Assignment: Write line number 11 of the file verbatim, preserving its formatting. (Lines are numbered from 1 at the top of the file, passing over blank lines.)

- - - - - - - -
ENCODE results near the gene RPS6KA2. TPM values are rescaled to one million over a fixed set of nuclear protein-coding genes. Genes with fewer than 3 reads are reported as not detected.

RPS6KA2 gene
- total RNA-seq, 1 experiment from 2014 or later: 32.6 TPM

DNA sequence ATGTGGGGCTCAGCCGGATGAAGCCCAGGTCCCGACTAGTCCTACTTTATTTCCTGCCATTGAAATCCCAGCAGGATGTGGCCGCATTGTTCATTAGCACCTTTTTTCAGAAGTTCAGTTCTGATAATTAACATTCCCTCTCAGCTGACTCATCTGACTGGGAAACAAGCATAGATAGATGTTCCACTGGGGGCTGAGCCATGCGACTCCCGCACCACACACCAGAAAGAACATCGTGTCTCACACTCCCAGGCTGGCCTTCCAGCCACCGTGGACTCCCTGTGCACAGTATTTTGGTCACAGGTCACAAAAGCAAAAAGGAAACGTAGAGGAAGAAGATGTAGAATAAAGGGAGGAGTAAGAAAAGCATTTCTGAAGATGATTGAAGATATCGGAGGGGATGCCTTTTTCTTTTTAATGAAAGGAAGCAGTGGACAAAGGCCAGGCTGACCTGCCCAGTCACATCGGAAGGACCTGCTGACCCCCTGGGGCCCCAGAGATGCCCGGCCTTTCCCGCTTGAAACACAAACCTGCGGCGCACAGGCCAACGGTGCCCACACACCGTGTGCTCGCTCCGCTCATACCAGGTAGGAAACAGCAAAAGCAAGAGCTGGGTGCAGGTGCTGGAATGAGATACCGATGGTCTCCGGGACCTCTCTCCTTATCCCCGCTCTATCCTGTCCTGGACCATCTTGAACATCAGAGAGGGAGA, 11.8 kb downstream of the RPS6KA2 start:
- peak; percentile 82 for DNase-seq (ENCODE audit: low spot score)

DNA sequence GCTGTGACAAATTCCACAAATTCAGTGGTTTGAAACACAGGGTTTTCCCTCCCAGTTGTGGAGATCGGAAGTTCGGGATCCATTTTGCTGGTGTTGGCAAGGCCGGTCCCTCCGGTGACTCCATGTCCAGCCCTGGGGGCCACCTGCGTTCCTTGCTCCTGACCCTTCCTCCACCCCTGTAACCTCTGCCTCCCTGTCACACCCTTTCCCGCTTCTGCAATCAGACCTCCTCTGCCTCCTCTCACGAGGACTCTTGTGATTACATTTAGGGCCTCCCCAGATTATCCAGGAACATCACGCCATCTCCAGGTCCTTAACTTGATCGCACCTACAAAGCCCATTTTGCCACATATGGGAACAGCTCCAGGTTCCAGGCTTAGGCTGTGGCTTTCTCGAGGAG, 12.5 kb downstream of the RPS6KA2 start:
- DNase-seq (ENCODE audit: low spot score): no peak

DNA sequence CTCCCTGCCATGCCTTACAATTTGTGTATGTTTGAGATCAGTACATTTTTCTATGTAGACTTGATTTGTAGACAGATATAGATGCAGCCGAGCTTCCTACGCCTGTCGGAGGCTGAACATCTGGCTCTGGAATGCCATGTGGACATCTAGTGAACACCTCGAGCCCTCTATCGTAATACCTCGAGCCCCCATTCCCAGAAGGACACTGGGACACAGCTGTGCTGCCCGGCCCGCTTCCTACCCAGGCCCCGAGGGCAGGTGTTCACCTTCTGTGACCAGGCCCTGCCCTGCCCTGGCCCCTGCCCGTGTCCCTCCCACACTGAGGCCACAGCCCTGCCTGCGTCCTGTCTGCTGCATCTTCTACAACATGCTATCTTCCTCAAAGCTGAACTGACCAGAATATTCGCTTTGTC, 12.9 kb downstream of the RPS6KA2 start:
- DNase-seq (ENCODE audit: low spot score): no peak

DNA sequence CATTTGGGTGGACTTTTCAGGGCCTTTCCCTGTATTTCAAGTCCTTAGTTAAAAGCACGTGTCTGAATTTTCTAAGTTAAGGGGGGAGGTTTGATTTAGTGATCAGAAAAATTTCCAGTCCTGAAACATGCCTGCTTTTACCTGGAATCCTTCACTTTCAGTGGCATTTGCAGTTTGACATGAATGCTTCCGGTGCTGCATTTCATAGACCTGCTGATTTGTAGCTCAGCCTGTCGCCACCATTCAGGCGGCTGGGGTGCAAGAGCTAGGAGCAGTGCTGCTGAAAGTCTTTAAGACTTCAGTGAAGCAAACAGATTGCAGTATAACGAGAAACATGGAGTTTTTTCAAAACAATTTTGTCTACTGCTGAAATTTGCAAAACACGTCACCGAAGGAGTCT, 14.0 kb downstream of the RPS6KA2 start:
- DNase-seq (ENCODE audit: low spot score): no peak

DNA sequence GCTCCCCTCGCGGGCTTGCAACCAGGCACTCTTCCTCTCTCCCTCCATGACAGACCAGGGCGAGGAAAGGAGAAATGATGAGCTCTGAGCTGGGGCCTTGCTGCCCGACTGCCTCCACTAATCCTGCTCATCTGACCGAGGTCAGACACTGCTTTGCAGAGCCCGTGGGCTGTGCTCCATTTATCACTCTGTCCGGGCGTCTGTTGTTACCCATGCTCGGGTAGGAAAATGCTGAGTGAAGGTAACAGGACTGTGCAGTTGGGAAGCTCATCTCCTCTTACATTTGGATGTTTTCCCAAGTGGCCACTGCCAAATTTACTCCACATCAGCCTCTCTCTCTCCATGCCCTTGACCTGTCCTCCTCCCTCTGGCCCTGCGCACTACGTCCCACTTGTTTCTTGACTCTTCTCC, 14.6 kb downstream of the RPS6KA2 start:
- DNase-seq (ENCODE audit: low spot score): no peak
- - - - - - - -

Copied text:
- DNase-seq (ENCODE audit: low spot score): no peak